Cleaning modes: While our experts said a more expensive model won’t always offer the best clean, our research found even inexpensive models allow you to vary the intensity of your toothbrush. The minimum number of modes we found was two, and the maximum was seven, and these intensity settings essentially vary the speed of the oscillation (or sonic speeds, depending on the type of toothbrush). For example, a tooth-whitening setting on one toothbrush vibrates around 9,900 times per minute compared to 7,400 times on a sensitive setting. Less expensive models can still include features to ensure a good clean — such as pressure sensors, which our experts said helped alert to overbrushing, and timers, which cut out the power after the recommended two minutes. These reduce the likelihood of causing long-term damage to your teeth and gums from overbrushing. We’ll be highlighting a toothbrush’s features (such as intensity variables, sensors, or timers) where relevant, including Bluetooth functionality and smartphone integration.
An impressive battery: Though travel has been limited in the last two years or so, we still felt an impressive battery was important when finding a good electric toothbrush — going to clean your teeth to find your brush is out of juice is one of life’s great frustrations. That said, battery quality is where we saw the biggest divergence in cost. Most manufacturers guarantee up to 14 days’ charge as standard, so we were particularly keen to find models that exceeded that. Whether a toothbrush does that or not is largely down to the kind of battery used — a Ni-MH battery is standard, while a lithium-ion battery should allow for more than two weeks between charges. However, the more expensive models typically have more features — Bluetooth connectivity or alternating cleaning modes — and these do drain the battery considerably.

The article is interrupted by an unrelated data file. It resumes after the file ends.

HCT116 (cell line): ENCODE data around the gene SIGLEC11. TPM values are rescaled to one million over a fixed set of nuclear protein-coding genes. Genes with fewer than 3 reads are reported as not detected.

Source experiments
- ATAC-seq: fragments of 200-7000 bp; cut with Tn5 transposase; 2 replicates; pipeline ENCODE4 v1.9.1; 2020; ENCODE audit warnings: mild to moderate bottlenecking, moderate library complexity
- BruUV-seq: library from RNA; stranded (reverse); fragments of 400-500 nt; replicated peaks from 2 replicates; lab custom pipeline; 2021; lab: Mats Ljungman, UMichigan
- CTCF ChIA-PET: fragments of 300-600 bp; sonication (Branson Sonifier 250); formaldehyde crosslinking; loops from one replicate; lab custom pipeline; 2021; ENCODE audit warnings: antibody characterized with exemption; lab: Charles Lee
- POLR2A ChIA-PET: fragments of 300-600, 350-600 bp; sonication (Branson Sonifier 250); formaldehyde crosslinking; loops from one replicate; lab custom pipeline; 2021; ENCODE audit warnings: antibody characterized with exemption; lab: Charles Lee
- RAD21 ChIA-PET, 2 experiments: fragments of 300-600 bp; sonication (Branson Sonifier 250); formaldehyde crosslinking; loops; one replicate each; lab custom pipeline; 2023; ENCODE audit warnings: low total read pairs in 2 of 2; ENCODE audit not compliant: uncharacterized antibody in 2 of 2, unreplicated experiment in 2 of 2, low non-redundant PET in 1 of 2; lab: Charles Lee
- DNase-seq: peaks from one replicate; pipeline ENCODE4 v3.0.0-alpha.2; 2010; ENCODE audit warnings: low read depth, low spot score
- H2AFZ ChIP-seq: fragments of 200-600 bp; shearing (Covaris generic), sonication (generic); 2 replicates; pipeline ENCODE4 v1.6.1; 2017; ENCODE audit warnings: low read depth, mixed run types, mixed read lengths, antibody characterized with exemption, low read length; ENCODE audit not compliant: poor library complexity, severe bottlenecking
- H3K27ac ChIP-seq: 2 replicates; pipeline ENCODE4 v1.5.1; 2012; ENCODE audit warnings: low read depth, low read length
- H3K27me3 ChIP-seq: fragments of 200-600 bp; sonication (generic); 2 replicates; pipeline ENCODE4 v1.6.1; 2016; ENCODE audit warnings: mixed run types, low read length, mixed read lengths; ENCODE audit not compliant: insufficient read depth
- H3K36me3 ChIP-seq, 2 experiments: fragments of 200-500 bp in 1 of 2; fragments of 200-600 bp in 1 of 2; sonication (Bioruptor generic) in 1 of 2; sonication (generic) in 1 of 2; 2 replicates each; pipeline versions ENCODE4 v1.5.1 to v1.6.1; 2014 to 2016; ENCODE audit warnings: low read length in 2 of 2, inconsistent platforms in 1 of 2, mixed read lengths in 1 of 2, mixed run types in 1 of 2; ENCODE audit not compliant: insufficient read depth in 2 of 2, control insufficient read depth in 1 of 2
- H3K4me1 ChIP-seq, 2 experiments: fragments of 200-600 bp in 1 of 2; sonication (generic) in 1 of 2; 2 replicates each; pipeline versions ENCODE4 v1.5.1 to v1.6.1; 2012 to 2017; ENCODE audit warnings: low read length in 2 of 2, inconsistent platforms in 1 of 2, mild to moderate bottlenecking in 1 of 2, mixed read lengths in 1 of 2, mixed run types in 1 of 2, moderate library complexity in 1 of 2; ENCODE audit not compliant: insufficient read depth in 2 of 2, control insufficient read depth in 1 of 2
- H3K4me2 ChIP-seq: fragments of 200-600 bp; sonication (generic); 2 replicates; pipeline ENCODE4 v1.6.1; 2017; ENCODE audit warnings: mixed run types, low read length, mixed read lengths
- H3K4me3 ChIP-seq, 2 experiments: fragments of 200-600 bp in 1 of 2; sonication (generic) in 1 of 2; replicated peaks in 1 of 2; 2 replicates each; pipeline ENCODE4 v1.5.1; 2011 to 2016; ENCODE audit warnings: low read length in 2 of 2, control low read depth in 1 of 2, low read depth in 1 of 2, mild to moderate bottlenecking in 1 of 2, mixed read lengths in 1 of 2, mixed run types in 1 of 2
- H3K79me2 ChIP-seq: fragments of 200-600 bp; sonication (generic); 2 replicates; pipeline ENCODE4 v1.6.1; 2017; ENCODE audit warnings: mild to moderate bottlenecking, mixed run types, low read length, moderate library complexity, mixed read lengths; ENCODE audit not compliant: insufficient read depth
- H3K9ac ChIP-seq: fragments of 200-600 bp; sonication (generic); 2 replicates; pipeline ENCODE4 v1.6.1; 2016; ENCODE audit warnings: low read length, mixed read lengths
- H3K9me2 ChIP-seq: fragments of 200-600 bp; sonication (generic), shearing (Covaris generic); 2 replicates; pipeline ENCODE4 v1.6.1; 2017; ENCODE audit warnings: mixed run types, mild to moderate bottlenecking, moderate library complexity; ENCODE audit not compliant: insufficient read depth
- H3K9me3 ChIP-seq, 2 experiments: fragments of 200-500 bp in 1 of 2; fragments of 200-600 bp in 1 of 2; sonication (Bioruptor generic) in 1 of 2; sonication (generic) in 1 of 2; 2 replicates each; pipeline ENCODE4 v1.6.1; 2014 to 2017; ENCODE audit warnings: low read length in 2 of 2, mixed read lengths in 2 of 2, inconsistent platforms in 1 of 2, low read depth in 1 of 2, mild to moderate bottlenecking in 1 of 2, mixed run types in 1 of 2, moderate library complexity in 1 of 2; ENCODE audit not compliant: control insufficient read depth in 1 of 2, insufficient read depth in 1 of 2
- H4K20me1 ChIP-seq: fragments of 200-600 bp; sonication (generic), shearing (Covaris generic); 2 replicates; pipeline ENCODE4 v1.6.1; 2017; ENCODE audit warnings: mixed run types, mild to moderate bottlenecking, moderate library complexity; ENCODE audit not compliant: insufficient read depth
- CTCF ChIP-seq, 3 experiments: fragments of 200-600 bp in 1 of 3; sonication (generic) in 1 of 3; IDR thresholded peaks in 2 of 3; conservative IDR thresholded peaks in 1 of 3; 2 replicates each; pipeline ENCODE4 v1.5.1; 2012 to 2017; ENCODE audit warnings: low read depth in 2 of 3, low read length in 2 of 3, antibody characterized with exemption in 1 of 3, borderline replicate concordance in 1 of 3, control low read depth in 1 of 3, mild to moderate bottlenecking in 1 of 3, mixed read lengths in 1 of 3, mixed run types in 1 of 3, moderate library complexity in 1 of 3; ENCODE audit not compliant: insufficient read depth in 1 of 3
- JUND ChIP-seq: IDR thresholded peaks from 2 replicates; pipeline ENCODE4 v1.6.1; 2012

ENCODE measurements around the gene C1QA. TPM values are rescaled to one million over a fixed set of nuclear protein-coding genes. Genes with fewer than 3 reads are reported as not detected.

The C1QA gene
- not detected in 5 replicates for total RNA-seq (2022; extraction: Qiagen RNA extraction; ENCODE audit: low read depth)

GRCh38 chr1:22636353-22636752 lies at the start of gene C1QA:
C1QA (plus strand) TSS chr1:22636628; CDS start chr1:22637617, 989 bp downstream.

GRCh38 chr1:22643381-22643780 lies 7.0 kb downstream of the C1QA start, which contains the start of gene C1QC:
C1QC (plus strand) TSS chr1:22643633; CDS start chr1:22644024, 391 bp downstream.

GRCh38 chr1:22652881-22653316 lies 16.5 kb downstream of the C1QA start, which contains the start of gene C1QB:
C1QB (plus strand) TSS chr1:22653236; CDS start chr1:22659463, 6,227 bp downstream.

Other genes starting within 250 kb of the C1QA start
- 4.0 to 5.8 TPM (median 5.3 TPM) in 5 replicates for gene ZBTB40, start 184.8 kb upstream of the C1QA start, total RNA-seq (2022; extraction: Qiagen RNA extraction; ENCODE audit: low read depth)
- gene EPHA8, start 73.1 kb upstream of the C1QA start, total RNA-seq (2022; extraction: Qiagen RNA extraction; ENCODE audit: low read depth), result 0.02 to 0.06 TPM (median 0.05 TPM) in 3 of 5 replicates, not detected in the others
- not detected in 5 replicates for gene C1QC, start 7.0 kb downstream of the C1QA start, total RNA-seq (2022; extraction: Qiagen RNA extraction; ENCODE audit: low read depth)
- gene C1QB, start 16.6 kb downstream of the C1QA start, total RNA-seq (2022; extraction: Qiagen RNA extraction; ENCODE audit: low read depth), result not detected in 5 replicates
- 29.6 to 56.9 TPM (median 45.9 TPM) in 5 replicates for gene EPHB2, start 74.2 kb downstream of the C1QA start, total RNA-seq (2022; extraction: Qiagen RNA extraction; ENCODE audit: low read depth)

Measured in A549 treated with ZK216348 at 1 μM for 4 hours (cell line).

Dentist recommendations: Toothbrushes are so similar in design that this isn’t a product where aesthetics are going to win out over functionality. So we trusted our panel of experts to help us understand what to look for. Where a product is overwhelmingly recommended by dentists, hygienists, and oral-care specialists, we’ve highlighted it below.
Best overall electric toothbrush
Impressive battery | Dentist recommended | Bluetooth compatible
This Oral-B Smart model offers a range of cleaning modes for a modest price. It was recommended by Mayur N. Pandya, clinical director at Together Dental Group — he called it an “excellent all-round” model, specifically citing the pressure control and the ability to whiten teeth by removing surface stains. In fact, he told us it was an ideal starter model, as it includes Bluetooth connectivity but doesn’t cost the earth — ideal if you want to invest in a more expensive model but aren’t sure yet.